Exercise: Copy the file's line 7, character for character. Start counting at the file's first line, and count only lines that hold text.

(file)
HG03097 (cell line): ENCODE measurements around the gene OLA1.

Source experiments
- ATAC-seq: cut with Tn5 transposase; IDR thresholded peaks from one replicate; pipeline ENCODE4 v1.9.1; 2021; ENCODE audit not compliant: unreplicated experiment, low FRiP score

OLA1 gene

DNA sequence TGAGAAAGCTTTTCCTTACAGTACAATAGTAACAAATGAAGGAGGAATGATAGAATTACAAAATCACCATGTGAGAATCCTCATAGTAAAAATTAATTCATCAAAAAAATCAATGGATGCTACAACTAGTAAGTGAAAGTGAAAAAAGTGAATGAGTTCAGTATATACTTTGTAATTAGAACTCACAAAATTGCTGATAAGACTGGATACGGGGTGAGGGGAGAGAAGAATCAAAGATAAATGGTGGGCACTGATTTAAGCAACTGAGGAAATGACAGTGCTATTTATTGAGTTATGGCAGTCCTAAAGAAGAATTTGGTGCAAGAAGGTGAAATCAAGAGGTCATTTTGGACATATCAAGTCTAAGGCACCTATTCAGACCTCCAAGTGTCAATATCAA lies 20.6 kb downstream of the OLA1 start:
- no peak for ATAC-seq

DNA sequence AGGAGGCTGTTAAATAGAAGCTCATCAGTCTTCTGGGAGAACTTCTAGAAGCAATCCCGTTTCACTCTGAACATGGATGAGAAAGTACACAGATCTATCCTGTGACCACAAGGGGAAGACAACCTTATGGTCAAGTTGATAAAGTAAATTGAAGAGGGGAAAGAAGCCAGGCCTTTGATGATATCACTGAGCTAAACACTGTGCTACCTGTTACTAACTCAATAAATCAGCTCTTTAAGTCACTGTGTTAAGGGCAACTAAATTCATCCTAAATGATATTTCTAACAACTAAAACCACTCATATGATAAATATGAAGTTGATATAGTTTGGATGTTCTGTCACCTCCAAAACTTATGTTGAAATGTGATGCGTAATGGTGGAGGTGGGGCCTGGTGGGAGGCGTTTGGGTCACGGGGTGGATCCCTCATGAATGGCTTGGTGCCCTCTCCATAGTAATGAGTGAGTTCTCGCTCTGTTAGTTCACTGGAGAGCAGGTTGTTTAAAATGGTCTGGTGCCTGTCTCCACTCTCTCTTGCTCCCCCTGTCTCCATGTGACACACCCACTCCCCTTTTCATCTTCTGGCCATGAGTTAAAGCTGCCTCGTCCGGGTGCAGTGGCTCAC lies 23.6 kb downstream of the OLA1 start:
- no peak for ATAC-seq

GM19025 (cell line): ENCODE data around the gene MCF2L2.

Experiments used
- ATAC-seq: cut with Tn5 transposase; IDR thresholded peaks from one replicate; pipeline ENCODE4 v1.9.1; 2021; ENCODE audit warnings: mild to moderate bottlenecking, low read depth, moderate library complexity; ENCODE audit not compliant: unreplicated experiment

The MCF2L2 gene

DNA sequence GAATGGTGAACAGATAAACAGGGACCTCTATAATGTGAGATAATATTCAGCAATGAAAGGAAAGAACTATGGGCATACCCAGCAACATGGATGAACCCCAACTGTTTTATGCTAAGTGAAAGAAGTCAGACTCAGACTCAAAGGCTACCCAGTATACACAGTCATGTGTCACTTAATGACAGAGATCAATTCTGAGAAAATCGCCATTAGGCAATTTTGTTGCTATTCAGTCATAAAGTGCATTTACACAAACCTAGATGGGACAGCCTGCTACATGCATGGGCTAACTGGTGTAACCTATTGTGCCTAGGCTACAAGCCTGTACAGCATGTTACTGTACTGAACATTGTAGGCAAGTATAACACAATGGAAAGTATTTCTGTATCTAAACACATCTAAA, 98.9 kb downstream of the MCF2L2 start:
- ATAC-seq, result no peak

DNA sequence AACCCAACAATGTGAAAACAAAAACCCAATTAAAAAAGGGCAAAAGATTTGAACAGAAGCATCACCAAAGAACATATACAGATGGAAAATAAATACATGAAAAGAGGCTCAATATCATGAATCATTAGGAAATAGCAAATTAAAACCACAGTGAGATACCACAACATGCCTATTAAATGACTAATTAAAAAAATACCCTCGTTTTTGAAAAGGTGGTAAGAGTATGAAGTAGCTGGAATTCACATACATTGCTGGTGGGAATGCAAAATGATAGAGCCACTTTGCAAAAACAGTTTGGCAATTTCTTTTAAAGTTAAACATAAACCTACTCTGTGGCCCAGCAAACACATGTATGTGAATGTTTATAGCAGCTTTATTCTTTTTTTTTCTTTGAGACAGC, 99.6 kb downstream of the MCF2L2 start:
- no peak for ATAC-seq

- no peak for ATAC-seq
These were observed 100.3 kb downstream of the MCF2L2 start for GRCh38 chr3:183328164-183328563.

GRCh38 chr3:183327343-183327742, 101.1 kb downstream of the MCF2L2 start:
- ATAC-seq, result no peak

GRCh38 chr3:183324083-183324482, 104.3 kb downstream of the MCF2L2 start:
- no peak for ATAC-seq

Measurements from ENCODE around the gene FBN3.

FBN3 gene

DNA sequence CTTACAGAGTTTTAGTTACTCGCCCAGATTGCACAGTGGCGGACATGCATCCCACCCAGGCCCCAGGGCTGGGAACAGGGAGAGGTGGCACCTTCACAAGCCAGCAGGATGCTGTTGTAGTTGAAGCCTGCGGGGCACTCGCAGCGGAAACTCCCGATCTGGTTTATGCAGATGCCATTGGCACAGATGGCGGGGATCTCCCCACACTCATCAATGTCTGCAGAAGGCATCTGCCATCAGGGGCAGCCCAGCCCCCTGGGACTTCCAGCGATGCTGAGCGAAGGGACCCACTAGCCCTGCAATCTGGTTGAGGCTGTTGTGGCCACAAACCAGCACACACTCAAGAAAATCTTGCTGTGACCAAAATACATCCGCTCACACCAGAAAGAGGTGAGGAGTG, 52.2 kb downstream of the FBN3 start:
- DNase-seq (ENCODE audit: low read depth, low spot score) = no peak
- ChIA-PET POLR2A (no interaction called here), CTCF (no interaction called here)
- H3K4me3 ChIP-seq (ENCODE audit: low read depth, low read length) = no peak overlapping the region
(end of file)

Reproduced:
DNA sequence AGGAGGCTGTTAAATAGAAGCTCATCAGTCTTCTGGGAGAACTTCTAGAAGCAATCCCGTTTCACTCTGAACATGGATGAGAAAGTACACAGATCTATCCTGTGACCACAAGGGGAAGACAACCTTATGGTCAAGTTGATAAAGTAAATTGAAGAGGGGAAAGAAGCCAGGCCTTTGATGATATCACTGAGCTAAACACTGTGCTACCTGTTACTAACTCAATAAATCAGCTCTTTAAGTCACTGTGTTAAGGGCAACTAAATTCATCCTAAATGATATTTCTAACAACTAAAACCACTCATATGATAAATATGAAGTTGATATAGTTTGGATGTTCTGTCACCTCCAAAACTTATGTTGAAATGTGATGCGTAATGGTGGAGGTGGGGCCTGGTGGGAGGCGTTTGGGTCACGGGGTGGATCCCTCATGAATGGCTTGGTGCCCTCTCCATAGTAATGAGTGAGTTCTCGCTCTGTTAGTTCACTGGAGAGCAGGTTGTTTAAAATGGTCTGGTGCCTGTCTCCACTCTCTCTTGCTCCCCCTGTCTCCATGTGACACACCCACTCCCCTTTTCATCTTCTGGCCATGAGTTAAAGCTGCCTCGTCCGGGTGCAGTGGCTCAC lies 23.6 kb downstream of the OLA1 start: